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The Future: Converged Retailing

BY CSA STAFF

As consumers become more digitally connected than ever before, with product information and price comparisons at their fingertips, brand loyalty isn’t what it used to be. In response, the industry may be readying itself for a shift that puts consumers in the driver’s seat, dictating what they want, wherever they choose. 
 “Retailers will have to offer a personalized, consistent experience across all channels to stay competitive and be willing to listen to each consumer’s preferences,” said Mike Webster, senior VP and general manager of retail and hospitality for Atlanta-based NCR Corp., a technology company whose assisted- and self-service solutions and support services address the needs of retail, hospitality, financial and other organizations around the world.
Chain Store Age spoke with Webster about NCR’s interpretation of “converged retail” and how it has the potential to change the face of the industry forever.
 How would you describe “converged retailing?”


The intimate relationship between merchant and consumer is currently lost. Retailers are trying to connect with us via so many platforms, and personalization has faded along the way. Merchants try to push Web recommendation-predictions, but these are basically guesses. The future of the retail industry is going to move away from a business-to-consumer world and pick up a consumer-to-business model, where shoppers will be calling the shots and dictating their preferences. To do so, all channels will have to converge into one. This will allow the retailer to begin a transaction in one channel and add value in another. 


Why is there a challenge with personalization right now?


It’s hard for merchants to create a consistent, personalized experience across various platforms. There remains a big focus on multichannel strategy, but multichannel is just another way to connect with the consumer, and it is inconsistent. Merchants often send different messages to different platforms. In reality, retailers don’t know that much about individual shoppers. Shoppers may be getting promotions about dog food from a pet retailer when they actually have a cat — the retailer only knows that they have a pet. It’s also a struggle for retailers to harmonize all of the fragmented data out there — from social media to the mobile world — to form a more holistic view of the consumer.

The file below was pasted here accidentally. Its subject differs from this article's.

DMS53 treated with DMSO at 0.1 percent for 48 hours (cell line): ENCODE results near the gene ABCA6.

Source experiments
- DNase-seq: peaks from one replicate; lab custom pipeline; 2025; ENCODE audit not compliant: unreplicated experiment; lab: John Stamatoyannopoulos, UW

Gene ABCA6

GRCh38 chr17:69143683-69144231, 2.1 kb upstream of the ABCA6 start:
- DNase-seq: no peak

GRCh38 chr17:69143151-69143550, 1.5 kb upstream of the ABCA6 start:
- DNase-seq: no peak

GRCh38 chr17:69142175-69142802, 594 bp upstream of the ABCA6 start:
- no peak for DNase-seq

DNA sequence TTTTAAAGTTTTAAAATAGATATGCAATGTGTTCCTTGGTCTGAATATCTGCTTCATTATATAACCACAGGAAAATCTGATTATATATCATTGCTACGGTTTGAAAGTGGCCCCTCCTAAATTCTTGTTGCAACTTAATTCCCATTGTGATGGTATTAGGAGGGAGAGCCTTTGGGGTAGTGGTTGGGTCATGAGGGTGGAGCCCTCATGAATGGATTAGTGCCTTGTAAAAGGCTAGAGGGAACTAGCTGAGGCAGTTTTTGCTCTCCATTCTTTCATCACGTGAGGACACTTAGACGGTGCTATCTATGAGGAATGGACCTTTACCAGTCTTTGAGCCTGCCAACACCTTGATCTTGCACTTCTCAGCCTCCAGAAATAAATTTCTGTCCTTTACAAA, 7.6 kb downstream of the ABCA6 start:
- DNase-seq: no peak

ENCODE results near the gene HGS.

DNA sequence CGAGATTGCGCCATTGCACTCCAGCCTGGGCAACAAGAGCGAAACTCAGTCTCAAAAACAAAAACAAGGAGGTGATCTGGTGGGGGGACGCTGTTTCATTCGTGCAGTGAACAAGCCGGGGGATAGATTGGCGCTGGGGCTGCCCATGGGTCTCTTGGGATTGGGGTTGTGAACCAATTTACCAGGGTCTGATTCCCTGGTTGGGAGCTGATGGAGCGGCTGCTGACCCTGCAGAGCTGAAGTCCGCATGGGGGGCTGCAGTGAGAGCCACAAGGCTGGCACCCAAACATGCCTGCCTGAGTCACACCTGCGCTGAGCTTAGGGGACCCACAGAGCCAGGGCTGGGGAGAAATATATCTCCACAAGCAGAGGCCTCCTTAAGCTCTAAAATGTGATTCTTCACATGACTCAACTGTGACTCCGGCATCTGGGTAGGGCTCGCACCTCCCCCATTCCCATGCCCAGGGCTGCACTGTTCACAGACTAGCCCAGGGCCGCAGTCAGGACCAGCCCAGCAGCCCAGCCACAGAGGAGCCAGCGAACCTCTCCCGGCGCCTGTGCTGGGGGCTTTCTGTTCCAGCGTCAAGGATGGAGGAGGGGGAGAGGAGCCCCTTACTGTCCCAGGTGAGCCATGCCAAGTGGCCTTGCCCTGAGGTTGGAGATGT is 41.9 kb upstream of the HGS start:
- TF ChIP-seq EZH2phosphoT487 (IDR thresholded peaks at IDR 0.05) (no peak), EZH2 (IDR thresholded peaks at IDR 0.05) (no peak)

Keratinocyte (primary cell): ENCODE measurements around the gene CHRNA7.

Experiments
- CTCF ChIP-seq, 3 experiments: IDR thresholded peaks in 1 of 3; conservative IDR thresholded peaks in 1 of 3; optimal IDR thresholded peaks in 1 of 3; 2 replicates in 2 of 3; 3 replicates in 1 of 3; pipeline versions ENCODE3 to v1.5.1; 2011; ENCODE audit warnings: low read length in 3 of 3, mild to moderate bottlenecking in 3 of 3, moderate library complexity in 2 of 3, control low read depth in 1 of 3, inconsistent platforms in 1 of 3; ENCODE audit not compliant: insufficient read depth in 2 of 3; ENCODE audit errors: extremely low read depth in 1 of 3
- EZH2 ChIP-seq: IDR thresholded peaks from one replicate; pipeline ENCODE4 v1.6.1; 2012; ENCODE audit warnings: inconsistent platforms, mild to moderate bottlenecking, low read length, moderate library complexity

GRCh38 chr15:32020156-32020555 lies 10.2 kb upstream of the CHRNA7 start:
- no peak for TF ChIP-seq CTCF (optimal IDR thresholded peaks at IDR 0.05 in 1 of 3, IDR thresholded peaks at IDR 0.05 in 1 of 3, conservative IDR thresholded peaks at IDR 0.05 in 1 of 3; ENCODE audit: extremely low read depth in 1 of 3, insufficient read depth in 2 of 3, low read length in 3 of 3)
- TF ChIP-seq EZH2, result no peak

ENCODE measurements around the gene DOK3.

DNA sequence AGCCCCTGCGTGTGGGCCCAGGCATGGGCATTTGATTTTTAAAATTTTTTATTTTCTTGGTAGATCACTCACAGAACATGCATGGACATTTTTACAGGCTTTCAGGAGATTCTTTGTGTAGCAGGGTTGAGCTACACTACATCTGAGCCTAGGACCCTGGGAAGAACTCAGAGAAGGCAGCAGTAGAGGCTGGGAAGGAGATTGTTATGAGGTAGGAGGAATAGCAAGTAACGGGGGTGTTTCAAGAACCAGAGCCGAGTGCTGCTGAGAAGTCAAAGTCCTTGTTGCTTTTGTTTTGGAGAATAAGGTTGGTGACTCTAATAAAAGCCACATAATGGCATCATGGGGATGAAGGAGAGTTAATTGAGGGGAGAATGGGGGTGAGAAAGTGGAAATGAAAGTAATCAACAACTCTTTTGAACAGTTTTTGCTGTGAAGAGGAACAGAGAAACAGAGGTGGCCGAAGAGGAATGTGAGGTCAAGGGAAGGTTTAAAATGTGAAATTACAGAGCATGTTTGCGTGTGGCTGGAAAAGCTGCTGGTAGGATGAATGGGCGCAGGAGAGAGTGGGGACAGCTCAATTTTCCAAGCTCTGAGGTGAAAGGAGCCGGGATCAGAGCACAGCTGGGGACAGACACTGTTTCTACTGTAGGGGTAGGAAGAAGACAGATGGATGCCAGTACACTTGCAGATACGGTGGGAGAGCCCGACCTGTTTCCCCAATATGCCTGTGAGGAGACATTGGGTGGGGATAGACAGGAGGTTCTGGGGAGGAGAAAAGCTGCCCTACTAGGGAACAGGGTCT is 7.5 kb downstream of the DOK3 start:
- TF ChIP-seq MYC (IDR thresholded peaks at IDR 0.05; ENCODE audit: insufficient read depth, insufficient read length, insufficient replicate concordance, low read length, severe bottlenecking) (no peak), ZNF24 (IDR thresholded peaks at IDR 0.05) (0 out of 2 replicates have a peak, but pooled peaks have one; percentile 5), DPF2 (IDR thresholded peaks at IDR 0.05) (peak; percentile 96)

Merchants have to figure out a way to really engage each shopper to better understand their preferences and how they want to be served. In the future, consumers will instead be able to co-create with the retailer, so their presence can be detected in any channel and preferences can be met.


How would a shopper declare their preferences?


Sophisticated software from third-party providers can enable retailers to learn about each shopper on a personalized level. The retailer will ask simple questions via the Web, mobile device or at checkout in a store to hone in on their needs and wants. Shoppers don’t want to be inundated with unrelated promotions, so merchants can make their life easier. Soon, a whole profile can be developed about a shopper so the retailer could know that they prefer certain types of organic products for their six-month-old baby. In a store, a phone number or loyalty card could also be handed over so the cashier would know the shopper doesn’t want a receipt with their purchase (or wants the receipt printed in a certain language). 


How will in-store technology reflect this change?


Digital signage can create a conversation with a shopper in a personalized, targeted way. Right now, it’s broadcasting a message, but in the next few years, shoppers will be able to interact with it by swiping a loyalty card, for example, that clues the technology into who they are. The signage, or even a kiosk, can also suggest items in the store that would match what they bought online last month.